As stated, the stove and components are well made, but maybe to a point that they ended up too heavy in a pack. Even splitting the components up among members of the group proved a little heavy on the straps (considering all the gear collectively). The grill top is especially heavy, but unless they switch to expensive alloys, the added weight is most likely a necessary hindrance to having a grill type cook top when in the bush and off grid.
It took a considerable amount of fuel to keep the fire raging, it basically requires a handful of sticks or pine cones every 2 minutes, or else the fire will go out and the fan will create a big smoke plume from the hot smoldering ash….lighting newly added sticks / pine cones from the hot ash requires a little help by blowing into the top of the stove…and getting many faces full of eye-stinging billowing smoke. Topping the stove with fuel every 2 minutes didn’t seem a chore, until I tried generating enough power for even a modest amount of electrical charge (a four hour process)….if you do the math…that is feeding the fire 120 times, and yes, THAT is a lot of collecting and work.
This brings me to the most disappointing part. The BioLite Camp stove simply does not provide enough power to charge your electrical items, even for a modest amount of power. There is a GREEN LED indicator that shows when the unit is powering your device….this cycles on and off in competition for power with the internal fan. It was pleasant at first to see the GREEN CHARGING light come on and provide charging power…but then it became frustrating when you realize the charging would last maybe only a minute, then up to five minutes of “not charging” as the on board fan consumed the power (which you can NOT turn off while the fire is lit presumably for overheating reasons). Hence four hours of trying to get even a 20% charge to the Bio Lite Nano Grid power bank. My hopes were to simply charge the power bank during the daily meals, to provide adequate camp lighting at night…and even with four hours of feeding the fire (there are much better ways to spend time on a hike) it gave me only enough power for about 20-30 minutes of light at night using the camp lights. Which may seem “ok”…but consider we spent much of the day on a marathon burn to generate this power.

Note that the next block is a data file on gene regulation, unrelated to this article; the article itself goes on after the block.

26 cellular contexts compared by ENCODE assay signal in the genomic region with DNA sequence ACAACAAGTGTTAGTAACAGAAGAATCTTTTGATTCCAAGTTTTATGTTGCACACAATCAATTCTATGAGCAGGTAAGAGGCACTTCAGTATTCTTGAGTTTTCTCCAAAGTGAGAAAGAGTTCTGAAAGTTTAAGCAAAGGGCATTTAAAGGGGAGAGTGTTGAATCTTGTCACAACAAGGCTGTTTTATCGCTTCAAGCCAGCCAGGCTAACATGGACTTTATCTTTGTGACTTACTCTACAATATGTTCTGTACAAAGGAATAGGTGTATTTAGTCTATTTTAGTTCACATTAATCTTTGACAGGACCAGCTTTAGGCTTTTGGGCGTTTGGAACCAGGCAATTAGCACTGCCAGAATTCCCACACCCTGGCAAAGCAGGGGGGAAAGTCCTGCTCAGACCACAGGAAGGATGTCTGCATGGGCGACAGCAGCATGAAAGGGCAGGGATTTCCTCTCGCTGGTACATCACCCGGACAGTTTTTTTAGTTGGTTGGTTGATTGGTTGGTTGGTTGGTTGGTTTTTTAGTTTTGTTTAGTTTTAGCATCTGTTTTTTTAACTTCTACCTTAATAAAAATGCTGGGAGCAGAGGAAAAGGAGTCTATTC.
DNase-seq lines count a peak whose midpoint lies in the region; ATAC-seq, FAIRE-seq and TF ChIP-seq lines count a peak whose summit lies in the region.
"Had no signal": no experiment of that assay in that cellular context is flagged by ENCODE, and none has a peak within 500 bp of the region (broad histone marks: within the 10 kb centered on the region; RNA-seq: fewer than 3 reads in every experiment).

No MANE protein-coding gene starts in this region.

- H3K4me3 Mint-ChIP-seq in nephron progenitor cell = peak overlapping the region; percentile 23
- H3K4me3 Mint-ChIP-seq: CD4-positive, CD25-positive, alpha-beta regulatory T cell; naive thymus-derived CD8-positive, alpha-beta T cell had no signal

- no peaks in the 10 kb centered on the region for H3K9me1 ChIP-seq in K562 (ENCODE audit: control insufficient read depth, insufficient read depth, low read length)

The power producing ability was by far the most disappointing quality of the BioLite, which of course is why you would probably buy one of these products in the first place. I was willing to pay more, and deal with heavier weight if I could get free power from burning twigs in the woods…but the technology simply isn’t there yet. Hopefully the this is a growing pain that BioLite is working on, after realizing that their first generation camp stove isn’t all that efficient…and therefore the promise of power generation is more of a novelty…which comes at a high cost to consumers.
Although my product experience was mostly good, the lack of power-producing ability leads me to believe that the camp stove was not market-ready for a widespread release…hopefully the next generation products from BioLite will be more advanced. I would like to see at least twice the power output for me to consider using it on a hike, but more importantly, for me to recommend the stove (as a fellow product designer) to others.
Just being honest.